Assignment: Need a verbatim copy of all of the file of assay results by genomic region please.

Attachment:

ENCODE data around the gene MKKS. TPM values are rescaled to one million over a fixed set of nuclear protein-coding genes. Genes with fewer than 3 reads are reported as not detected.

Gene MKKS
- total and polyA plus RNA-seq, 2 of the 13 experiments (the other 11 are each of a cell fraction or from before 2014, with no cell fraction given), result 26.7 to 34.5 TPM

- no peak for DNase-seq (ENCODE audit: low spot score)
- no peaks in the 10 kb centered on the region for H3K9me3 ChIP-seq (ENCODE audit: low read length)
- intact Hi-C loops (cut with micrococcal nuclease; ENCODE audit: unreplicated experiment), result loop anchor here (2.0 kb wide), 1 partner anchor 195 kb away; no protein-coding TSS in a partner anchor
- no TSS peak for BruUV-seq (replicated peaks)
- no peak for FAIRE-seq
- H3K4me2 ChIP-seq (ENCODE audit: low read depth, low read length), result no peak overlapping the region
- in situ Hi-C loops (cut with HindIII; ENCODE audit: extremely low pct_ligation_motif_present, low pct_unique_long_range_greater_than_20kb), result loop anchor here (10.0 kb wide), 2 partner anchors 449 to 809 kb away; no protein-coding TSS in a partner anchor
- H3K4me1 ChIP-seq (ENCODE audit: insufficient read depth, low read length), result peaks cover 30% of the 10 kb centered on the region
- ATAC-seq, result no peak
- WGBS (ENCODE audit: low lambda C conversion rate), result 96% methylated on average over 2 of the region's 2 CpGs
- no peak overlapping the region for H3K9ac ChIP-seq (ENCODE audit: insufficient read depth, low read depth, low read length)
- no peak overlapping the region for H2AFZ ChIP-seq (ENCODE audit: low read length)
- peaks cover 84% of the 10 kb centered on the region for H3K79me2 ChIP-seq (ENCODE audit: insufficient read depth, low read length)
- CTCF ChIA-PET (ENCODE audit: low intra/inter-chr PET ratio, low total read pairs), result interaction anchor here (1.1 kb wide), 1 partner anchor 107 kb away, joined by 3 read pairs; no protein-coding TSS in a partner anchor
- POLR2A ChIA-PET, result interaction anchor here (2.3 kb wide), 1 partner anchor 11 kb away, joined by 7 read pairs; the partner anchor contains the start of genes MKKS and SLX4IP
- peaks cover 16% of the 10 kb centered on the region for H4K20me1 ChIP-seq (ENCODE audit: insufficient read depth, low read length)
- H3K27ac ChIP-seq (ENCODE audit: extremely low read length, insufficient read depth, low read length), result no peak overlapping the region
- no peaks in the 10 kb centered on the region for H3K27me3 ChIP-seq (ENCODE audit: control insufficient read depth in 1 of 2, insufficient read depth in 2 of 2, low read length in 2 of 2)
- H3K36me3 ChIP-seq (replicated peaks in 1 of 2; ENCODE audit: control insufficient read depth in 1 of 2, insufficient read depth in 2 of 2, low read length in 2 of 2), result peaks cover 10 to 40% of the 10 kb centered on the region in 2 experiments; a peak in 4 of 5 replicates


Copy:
ENCODE data around the gene MKKS. TPM values are rescaled to one million over a fixed set of nuclear protein-coding genes. Genes with fewer than 3 reads are reported as not detected.

Gene MKKS
- total and polyA plus RNA-seq, 2 of the 13 experiments (the other 11 are each of a cell fraction or from before 2014, with no cell fraction given), result 26.7 to 34.5 TPM

- no peak for DNase-seq (ENCODE audit: low spot score)
- no peaks in the 10 kb centered on the region for H3K9me3 ChIP-seq (ENCODE audit: low read length)
- intact Hi-C loops (cut with micrococcal nuclease; ENCODE audit: unreplicated experiment), result loop anchor here (2.0 kb wide), 1 partner anchor 195 kb away; no protein-coding TSS in a partner anchor
- no TSS peak for BruUV-seq (replicated peaks)
- no peak for FAIRE-seq
- H3K4me2 ChIP-seq (ENCODE audit: low read depth, low read length), result no peak overlapping the region
- in situ Hi-C loops (cut with HindIII; ENCODE audit: extremely low pct_ligation_motif_present, low pct_unique_long_range_greater_than_20kb), result loop anchor here (10.0 kb wide), 2 partner anchors 449 to 809 kb away; no protein-coding TSS in a partner anchor
- H3K4me1 ChIP-seq (ENCODE audit: insufficient read depth, low read length), result peaks cover 30% of the 10 kb centered on the region
- ATAC-seq, result no peak
- WGBS (ENCODE audit: low lambda C conversion rate), result 96% methylated on average over 2 of the region's 2 CpGs
- no peak overlapping the region for H3K9ac ChIP-seq (ENCODE audit: insufficient read depth, low read depth, low read length)
- no peak overlapping the region for H2AFZ ChIP-seq (ENCODE audit: low read length)
- peaks cover 84% of the 10 kb centered on the region for H3K79me2 ChIP-seq (ENCODE audit: insufficient read depth, low read length)
- CTCF ChIA-PET (ENCODE audit: low intra/inter-chr PET ratio, low total read pairs), result interaction anchor here (1.1 kb wide), 1 partner anchor 107 kb away, joined by 3 read pairs; no protein-coding TSS in a partner anchor
- POLR2A ChIA-PET, result interaction anchor here (2.3 kb wide), 1 partner anchor 11 kb away, joined by 7 read pairs; the partner anchor contains the start of genes MKKS and SLX4IP
- peaks cover 16% of the 10 kb centered on the region for H4K20me1 ChIP-seq (ENCODE audit: insufficient read depth, low read length)
- H3K27ac ChIP-seq (ENCODE audit: extremely low read length, insufficient read depth, low read length), result no peak overlapping the region
- no peaks in the 10 kb centered on the region for H3K27me3 ChIP-seq (ENCODE audit: control insufficient read depth in 1 of 2, insufficient read depth in 2 of 2, low read length in 2 of 2)
- H3K36me3 ChIP-seq (replicated peaks in 1 of 2; ENCODE audit: control insufficient read depth in 1 of 2, insufficient read depth in 2 of 2, low read length in 2 of 2), result peaks cover 10 to 40% of the 10 kb centered on the region in 2 experiments; a peak in 4 of 5 replicates